Are the ChildLine booths for runaway children an attempt to sanitise Indian railway stations or a genuine effort for the protection of 'railway kids'?
Rashme Sehgal finds out.
Officials from both the women and child development ministry and the railway ministry stridently deny the accusation that the installation of ChildLine booths, an initiative launched at the end of November, will be used to 'clean up' railway stations from runaway children.
Trains are the most favoured means of transport for children who run away from violent, abusive parents or else while being trafficked into slavery by gangs.
But it is one thing to attempt to make the railways safer for children, but quite another matter to put these kids under one umbrella and allow the railway staff to herd them into ChildLine booths from where they are sent back to their homes or else pushed into institutions where they can be subjected to even more neglect and abuse.
Khusboo Jain, a sociologist and research scholar at the Delhi School of Economics, had sought the Delhi high court's intervention on improving the lot these 'railway kids' as some activists have nicknamed them.
Jain admits to being appalled at the latest intervention by these ministries through which ChildLine booths will be created at railway stations across the country.
The women and child development ministry will also post child protection posters and have created a helpline number 1098 as part of its efforts to rescue these kids.
NGOs believe that at any given time there are over 100,000 children living in and around railway stations, many of whom spend their time travelling between stations.
"While runaways comprise 10 per cent of this lot of children, many of these kids are rag pickers earning money from the waste generated in these stations or even others who merely loiter about," says Jain.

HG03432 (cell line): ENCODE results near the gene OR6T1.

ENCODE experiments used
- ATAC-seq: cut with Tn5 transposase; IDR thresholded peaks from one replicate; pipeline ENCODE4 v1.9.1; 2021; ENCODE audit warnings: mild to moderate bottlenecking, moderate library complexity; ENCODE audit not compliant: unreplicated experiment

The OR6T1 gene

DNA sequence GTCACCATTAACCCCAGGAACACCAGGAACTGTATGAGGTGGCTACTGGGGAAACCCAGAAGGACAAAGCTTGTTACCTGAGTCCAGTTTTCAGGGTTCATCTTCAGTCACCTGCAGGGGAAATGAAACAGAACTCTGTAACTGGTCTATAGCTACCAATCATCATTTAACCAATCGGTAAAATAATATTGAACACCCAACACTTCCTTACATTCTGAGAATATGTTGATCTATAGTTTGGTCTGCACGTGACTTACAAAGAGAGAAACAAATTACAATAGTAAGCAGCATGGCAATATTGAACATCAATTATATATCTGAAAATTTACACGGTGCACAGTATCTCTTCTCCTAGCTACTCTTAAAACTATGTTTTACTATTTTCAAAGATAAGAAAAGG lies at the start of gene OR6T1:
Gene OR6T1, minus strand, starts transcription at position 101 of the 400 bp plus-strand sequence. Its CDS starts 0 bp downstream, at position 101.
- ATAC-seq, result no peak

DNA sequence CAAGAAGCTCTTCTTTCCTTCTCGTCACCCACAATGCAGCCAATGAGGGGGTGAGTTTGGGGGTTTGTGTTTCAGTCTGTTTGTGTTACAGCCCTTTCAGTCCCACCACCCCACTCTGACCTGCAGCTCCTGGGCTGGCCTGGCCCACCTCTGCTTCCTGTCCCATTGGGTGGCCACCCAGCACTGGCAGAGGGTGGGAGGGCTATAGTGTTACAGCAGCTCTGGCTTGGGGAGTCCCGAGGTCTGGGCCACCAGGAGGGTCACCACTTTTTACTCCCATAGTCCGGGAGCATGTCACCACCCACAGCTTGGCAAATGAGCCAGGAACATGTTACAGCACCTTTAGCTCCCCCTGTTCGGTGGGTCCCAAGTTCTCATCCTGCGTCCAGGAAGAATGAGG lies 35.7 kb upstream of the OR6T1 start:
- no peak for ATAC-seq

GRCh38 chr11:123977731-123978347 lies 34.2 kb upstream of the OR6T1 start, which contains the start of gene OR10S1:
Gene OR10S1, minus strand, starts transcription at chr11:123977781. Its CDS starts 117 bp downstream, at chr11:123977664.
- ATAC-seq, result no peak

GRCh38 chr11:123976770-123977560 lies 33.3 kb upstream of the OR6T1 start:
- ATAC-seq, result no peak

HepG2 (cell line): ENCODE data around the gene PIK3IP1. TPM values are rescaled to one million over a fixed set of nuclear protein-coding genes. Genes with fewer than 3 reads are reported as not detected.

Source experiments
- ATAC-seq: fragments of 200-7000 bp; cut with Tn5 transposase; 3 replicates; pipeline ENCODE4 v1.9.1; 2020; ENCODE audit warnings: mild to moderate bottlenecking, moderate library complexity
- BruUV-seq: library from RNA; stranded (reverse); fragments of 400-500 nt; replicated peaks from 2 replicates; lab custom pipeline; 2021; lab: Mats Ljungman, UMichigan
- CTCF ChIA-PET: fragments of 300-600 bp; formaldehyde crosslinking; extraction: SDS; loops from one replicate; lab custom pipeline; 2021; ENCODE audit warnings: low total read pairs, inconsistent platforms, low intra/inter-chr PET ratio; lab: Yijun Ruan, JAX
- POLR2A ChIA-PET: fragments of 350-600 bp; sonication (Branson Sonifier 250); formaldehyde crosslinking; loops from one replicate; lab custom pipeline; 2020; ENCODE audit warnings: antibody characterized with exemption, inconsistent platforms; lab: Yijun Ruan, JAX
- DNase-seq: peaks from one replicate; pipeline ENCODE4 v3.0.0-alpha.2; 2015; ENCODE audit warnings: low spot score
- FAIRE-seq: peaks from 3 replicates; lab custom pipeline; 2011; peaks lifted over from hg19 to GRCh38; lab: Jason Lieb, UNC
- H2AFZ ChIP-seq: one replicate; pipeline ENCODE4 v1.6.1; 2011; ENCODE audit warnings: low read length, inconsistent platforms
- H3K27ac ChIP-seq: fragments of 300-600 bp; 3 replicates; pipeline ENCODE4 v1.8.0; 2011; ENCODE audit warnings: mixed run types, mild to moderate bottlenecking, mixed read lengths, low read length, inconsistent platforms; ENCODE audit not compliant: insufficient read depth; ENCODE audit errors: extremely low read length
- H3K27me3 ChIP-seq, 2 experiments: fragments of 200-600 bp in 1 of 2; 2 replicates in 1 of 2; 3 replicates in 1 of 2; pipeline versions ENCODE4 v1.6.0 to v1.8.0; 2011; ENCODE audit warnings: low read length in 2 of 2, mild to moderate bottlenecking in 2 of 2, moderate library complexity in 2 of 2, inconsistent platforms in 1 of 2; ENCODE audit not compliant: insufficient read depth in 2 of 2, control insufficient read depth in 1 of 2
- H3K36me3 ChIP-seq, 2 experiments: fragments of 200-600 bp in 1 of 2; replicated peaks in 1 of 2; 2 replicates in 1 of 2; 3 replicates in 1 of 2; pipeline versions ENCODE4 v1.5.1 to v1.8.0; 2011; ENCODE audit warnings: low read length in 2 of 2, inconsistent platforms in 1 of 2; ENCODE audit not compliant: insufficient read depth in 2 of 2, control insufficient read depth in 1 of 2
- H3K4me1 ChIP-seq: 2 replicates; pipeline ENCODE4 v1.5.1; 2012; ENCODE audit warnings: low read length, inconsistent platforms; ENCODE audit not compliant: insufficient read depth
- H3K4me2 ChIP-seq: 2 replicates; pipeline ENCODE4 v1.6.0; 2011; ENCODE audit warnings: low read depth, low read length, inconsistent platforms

"I had petitioned the court to make the railway space safer for kids, but these ministries have gone ahead and created these standard operating procedures for rescue and relocation as though that will solve this problem," she adds.
Jain is also surprised that neither of these ministries has bothered to acknowledge or use the existing models which presently take care of these itinerant children.
The most well known of these projects is Muktangan which was started at Malda station in West Bengal by the NGO Prajaak in 2001.
Muktangan, meaning open courtyard, has attempted to work closely with Eastern Railways officials and personnel and has come to be popularly known as the RPF-Muktangan. The brainchild of activist Deep Purokayastha, it works on a two-fold basis.
The first step has been to sensitise railway personnel to the problems and psychology of this young population. The second step has been to involve citizens groups to act as partners and to monitor this project.